This chapter introduces basic Emacs customizations, and teaches some Emacs Lisp along the way. One of the simplest and most common customizations is to move commands from one key to another. Perhaps you don’t like Emacs’s two-key sequence for saving files (C-x C-s) because you’ve been using some other editor where save is simply C-s. Or perhaps you sometimes accidentally type C-x C-c, which exits Emacs, when you mean to press only C-x, and you’d like accidental presses of C-x C-c to have a less drastic effect. Or perhaps, as in the example that follows, you need to work around an unusual expectation that Emacs has about your keyboard.
The answer depends on your keyboard, but it’s not merely a question of how the key is labeled. Sometimes the key is labeled “Backspace,” sometimes it’s labeled “Delete,” sometimes “Erase,” and sometimes it’s not labeled with a word but has a left-pointing arrow or some other graphic. To Emacs, what matters isn’t the label but the numeric character code that the key generates when pressed. Regardless of the label on the key, the “move left and erase the previous character” key may generate an ASCII “backspace” code (decimal 8, usually denoted BS) or an ASCII “delete” code (decimal 127, usually denoted DEL).
In its default configuration, Emacs believes only DEL is the code meaning “move left and erase the previous character.” If you have a BACKSPACE/DELETE/ERASE key that generates a BS, it won’t do what you expect when you press it.
What’s worse is what your BACKSPACE/DELETE/ERASE key will do when you press it, if it’s a BS-generating key. Emacs presumes that since BS isn’t used for moving left and erasing the previous character, it’s available to perform another function. As it happens, BS is also the code sent when you press C-h. If you’re among those who don’t need C-h to mean “move left and erase the previous character,” then C-h is a pretty natural choice for a Help key, and in fact that’s what Emacs uses it for by default. Unfortunately, this means that if you have a BS-generating BACKSPACE/DELETE/ERASE key, then pressing it won’t backspace or delete or erase; it will invoke Emacs’s online help.
More than one tentative first-time Emacs user has been put off by the surprise that greets them the first time they try to erase a typo. Suddenly a new Emacs window—the Help window—pops up, prompting the hapless user to choose some Help subcommand. The Help window is so verbose and unexpected that it merely exacerbates the user’s astonishment. The natural panic reaction—hit C-g (“abort the current operation”) a bunch of times—is accompanied by a cacophonous ringing of the terminal bell. It’s no wonder that intelligent, well-meaning users who might otherwise have helped swell the ranks of fervent Emacs evangelists instead choose to continue struggling with safe, inoffensive vi.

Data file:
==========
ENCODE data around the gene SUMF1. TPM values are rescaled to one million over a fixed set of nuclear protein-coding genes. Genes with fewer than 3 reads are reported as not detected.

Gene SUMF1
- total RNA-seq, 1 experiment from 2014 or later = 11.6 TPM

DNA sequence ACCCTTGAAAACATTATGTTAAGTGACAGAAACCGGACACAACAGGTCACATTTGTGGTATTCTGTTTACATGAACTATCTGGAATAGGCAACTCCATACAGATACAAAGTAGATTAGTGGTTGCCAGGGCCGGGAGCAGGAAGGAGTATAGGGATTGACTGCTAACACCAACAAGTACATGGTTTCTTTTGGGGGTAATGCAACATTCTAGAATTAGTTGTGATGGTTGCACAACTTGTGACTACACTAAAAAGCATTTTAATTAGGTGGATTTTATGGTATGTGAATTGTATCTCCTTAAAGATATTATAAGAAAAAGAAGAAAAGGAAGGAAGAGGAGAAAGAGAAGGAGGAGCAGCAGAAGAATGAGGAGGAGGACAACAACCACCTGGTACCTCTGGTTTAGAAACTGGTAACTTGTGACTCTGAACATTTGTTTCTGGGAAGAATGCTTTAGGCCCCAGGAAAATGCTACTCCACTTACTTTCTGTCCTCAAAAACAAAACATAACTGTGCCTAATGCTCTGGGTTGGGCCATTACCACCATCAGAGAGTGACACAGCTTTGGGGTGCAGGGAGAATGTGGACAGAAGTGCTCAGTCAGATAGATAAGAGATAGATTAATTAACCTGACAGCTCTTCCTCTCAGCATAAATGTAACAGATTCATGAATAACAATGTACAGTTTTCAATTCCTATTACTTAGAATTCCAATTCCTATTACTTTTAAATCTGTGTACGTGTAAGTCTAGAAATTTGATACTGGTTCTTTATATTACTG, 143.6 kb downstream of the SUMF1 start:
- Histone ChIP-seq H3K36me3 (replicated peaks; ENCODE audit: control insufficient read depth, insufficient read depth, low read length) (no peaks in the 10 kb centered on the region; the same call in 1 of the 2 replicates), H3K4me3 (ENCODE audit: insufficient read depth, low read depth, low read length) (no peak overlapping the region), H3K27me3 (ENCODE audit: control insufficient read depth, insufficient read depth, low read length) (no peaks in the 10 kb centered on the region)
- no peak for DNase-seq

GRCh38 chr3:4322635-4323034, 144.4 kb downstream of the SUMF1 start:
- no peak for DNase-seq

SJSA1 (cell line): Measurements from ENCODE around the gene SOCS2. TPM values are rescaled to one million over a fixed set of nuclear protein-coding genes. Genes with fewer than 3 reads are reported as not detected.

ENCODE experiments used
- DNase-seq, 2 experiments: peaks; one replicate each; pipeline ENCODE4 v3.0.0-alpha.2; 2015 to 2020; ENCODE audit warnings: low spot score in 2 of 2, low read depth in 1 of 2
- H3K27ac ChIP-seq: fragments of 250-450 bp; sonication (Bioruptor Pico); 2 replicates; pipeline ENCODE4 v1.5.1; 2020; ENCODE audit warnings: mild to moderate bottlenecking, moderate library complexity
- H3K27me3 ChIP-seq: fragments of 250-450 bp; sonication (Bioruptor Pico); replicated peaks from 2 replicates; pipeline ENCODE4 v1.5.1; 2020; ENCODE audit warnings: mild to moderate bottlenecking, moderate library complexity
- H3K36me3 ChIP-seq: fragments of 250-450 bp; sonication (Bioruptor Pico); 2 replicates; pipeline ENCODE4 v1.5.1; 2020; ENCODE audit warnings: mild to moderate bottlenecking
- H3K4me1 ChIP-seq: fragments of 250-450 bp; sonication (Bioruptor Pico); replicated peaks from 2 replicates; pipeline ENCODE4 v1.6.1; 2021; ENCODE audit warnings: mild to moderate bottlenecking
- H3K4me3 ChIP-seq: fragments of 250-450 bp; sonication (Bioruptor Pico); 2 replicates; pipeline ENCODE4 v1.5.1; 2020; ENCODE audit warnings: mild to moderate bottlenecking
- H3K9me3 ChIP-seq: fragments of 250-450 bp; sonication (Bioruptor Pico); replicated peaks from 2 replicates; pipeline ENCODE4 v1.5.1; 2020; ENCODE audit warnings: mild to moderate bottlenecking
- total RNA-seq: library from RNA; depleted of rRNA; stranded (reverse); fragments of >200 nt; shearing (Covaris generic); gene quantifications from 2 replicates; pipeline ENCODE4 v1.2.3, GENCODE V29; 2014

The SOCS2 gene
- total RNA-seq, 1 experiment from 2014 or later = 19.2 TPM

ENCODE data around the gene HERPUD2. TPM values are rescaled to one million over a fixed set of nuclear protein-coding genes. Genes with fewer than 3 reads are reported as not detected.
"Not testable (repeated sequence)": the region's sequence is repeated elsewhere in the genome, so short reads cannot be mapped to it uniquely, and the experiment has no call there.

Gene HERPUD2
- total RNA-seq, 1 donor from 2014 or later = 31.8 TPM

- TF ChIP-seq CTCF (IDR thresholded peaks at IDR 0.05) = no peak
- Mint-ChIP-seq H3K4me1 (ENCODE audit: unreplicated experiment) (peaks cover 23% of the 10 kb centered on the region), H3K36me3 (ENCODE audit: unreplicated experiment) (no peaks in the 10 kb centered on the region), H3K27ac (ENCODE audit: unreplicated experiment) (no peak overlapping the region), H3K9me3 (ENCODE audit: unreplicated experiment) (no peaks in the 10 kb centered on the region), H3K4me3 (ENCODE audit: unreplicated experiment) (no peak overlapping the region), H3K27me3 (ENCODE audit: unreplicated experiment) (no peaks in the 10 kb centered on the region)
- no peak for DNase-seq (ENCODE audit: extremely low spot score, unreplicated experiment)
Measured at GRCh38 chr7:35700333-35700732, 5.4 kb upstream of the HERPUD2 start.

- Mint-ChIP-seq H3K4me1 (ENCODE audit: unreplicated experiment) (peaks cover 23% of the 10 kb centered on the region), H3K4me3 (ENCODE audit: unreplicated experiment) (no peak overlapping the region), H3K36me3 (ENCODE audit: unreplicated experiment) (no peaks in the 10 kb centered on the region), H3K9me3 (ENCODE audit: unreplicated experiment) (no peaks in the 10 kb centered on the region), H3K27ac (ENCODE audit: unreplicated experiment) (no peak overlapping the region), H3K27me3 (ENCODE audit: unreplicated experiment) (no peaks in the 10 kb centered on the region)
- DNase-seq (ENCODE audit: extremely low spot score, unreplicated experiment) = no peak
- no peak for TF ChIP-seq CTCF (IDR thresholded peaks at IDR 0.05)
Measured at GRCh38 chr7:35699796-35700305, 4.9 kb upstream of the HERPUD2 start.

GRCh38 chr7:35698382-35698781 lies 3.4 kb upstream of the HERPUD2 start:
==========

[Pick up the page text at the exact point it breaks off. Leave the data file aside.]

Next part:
It pains me to think of it, especially when the situation is so easily remedied.
When Emacs starts, it reads and executes the contents of the .emacs file in your home directory. Emacs Lisp is the language of this file, and as we will discover in the course of this book, there’s almost nothing you can’t customize in Emacs by writing some Emacs Lisp and putting it in .emacs. The first thing we’ll look at is adding some code to .emacs to make BS and DEL both do “back up and erase a character,” moving the Help command to some other key. First we’ll need to take a look at Lisp, the language of the .emacs file.
Various forms of Lisp have been around since the 1950s. It is traditionally associated with artificial intelligence applications, for which Lisp is well-suited because it permits symbolic computation, can treat code as data, and simplifies building very complicated data structures. But Lisp is much more than just an AI language. It is applicable to a wide range of problems, a fact that is frequently overlooked by computer scientists but which is well known to Emacs users. Among the features that distinguish Lisp from other programming languages are:
All expressions and function calls in Lisp are surrounded by parentheses, and the function name always precedes the arguments to the function. So whereas in other languages you may be able to write:
x + y
to apply the
+ function to the arguments
y, in Lisp you write
(+ x y)
Though unfamiliar, prefix notation has some benefits over infix notation. In infix languages, to write the sum of five variables you need four plus signs:
a + b + c + d + e
Lisp is more concise: